In this powerful tale about the rise of Korea’s global adoption program, four adult adoptees return to their country of birth and recover the personal histories that were erased when they were adopted. Raised in foreign families, each sets out on a journey to reconnect with their roots, mapping the geographies of kinship that bind them to a homeland they never knew. Along the way there are discoveries and dead ends, as well as mysteries that will never be unraveled.
. “politically astute and deeply moving”
Ultimately what emerges is a deepened sense of self and belonging, as well as a sense of purpose, as Geographies of Kinship’s four protagonists question the policies and practices that led South Korea to become the largest “sending country” in the world— with 200,000 children adopted out to North America, Europe and Australia. Emboldened by their own experiences and what they have learned, these courageous characters become advocates for birth family and adoptee rights, support for single mothers, and historical reckoning.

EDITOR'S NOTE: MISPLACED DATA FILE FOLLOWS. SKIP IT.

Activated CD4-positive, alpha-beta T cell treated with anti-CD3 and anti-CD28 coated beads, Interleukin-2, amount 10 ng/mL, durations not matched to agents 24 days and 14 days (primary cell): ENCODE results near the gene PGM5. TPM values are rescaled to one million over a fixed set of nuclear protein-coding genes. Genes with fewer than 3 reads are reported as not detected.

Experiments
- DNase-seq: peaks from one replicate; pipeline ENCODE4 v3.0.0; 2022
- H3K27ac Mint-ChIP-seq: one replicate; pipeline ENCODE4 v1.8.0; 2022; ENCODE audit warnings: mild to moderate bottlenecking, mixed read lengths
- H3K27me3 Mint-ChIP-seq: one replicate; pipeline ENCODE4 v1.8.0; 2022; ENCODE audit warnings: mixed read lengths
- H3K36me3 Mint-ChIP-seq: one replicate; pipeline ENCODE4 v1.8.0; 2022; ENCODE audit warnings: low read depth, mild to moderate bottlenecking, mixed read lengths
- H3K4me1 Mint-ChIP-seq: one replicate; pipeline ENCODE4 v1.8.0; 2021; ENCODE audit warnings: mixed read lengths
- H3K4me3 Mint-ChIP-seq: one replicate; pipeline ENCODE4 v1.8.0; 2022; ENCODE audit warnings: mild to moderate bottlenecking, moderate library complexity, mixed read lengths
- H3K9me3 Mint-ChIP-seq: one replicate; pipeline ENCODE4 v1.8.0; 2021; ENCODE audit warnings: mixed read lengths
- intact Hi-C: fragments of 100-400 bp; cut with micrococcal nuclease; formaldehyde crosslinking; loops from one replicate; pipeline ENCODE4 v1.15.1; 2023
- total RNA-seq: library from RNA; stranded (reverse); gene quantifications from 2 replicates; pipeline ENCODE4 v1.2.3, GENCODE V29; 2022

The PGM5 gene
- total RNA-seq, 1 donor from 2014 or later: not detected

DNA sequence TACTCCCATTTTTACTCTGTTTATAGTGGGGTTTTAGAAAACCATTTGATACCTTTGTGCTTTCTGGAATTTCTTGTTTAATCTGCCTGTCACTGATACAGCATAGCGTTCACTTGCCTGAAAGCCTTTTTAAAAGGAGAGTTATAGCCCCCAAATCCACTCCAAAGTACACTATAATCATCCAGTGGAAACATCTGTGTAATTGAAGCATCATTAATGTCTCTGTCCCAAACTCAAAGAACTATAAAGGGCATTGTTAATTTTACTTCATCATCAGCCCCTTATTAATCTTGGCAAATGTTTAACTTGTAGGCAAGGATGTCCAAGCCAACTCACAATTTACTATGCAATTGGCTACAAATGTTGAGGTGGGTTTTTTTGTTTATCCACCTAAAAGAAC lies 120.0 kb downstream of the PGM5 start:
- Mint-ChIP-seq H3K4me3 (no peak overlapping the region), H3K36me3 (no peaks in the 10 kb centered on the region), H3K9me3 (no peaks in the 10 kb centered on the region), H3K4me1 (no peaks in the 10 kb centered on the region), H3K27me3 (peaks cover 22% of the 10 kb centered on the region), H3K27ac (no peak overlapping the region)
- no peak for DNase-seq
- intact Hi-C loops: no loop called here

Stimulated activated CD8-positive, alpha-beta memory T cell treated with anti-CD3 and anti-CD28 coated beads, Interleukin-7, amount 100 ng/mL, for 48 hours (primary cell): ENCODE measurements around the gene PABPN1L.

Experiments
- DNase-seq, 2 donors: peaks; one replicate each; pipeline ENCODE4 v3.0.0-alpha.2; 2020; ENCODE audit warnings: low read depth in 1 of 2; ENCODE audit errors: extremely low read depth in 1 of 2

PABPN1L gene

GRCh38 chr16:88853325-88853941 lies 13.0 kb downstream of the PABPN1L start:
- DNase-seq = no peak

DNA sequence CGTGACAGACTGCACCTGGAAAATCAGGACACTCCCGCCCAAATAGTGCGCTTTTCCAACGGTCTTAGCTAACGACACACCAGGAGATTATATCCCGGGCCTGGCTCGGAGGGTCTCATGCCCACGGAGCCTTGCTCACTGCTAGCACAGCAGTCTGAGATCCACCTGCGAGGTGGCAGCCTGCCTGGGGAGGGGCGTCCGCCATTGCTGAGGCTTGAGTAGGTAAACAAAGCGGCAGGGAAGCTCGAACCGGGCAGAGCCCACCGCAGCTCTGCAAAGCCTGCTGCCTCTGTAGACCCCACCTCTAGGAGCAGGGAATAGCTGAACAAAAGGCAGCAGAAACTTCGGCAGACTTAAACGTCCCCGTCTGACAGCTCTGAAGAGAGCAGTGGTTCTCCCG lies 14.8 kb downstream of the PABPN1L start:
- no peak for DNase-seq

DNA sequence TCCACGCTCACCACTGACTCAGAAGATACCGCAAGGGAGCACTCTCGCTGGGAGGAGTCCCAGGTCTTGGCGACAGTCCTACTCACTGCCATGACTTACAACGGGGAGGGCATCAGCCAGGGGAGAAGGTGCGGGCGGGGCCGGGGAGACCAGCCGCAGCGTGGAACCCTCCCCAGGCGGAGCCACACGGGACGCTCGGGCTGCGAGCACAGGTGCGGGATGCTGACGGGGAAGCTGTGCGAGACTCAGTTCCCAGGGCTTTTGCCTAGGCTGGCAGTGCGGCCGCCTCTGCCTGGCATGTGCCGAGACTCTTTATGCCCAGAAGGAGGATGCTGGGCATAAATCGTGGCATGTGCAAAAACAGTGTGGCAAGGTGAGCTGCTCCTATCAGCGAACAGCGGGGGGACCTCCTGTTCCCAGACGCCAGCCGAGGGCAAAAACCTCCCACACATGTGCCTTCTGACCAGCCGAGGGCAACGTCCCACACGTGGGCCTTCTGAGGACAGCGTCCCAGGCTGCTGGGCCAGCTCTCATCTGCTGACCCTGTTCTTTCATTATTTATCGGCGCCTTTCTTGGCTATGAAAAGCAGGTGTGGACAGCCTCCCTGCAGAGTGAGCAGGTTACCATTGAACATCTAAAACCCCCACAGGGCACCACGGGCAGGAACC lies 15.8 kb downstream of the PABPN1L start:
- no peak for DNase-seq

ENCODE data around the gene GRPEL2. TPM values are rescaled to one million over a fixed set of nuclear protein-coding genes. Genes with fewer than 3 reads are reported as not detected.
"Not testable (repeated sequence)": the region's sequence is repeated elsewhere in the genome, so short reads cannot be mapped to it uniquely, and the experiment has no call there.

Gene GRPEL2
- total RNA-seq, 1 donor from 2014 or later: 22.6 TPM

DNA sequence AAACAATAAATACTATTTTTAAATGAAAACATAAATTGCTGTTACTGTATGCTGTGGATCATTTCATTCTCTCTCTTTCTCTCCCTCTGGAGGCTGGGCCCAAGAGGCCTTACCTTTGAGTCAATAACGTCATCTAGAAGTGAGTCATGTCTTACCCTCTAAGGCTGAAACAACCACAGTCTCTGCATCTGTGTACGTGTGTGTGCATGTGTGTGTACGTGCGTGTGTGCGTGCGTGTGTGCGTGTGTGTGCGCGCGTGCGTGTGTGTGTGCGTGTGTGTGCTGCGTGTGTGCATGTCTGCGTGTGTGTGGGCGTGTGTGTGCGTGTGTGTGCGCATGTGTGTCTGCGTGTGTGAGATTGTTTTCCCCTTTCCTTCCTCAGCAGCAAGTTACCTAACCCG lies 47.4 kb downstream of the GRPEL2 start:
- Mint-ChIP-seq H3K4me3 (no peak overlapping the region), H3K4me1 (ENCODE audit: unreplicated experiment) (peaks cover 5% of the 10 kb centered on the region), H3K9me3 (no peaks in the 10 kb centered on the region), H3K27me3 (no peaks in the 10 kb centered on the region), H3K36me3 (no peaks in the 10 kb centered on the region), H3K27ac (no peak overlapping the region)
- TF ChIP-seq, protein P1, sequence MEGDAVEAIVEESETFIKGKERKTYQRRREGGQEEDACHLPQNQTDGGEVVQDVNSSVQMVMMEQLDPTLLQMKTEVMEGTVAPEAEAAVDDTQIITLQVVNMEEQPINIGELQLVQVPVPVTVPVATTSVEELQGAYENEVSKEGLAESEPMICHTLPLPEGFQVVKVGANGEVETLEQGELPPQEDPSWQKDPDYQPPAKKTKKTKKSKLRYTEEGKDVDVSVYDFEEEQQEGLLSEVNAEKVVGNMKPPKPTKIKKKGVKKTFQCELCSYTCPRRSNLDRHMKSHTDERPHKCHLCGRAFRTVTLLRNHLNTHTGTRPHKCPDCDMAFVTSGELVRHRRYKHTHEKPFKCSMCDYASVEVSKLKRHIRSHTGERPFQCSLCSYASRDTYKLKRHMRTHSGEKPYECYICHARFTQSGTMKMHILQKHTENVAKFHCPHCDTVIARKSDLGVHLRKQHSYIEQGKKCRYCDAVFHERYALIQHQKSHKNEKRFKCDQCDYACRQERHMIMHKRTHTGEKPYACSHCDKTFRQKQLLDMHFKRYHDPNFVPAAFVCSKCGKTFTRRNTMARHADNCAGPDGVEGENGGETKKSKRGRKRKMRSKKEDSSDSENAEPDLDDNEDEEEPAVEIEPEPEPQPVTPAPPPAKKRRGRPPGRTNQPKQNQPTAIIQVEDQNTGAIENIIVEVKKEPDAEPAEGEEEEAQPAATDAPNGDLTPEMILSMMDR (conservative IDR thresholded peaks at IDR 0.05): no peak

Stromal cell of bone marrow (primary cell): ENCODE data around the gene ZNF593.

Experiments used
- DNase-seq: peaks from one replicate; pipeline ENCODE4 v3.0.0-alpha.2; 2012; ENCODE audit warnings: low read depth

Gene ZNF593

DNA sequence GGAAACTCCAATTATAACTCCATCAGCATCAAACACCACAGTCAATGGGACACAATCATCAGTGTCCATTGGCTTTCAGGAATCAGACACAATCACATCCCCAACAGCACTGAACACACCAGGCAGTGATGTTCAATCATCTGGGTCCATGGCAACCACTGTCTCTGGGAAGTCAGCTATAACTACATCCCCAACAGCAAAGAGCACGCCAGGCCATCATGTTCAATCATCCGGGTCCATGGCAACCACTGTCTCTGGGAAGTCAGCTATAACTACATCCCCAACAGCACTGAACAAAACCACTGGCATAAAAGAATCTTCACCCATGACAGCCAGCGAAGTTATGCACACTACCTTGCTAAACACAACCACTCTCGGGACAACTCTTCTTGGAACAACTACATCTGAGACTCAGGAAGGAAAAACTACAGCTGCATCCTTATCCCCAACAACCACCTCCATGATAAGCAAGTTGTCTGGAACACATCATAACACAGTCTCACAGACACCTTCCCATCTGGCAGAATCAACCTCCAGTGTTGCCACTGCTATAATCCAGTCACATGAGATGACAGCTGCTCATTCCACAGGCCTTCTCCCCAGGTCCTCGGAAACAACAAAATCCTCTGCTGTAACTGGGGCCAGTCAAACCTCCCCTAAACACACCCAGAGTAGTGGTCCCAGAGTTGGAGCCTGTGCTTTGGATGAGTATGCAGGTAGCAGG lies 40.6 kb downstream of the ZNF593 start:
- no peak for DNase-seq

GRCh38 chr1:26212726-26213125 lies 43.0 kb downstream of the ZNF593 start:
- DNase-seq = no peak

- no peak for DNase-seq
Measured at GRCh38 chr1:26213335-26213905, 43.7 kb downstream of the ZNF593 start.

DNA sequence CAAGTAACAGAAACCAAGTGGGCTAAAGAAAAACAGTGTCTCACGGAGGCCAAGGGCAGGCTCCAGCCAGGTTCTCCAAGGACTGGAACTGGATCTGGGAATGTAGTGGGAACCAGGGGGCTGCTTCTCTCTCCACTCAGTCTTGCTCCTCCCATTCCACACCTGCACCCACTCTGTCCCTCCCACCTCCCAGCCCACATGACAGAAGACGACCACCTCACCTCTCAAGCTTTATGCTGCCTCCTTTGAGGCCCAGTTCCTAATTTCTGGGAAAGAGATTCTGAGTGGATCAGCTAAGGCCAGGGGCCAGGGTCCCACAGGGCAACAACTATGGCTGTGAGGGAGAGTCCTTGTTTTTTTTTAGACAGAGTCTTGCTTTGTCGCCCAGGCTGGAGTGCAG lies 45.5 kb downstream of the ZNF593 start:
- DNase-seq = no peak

The broader history of transnational adoption since the Korean War provides the backdrop to our stories. For over half a century, the Korean adoption experience and subsequent Diaspora have transformed not only how adoption is practiced worldwide, but also how kinship, identity and race are perceived and contested. As the forerunner for international adoptions from China, Russia, Guatemala, Ethiopia and other countries, the Korean model challenges us to reflect on universal questions of identity, assimilation, kinship and belonging. Geographies of Kinship explores these themes by listening closely to those who have lived the experience most intimately-adoptees-while relaying a compelling history of epic scope.
“captures the emotional journey of adult adoptees while also spotlighting complex historical aspects of international adoption.”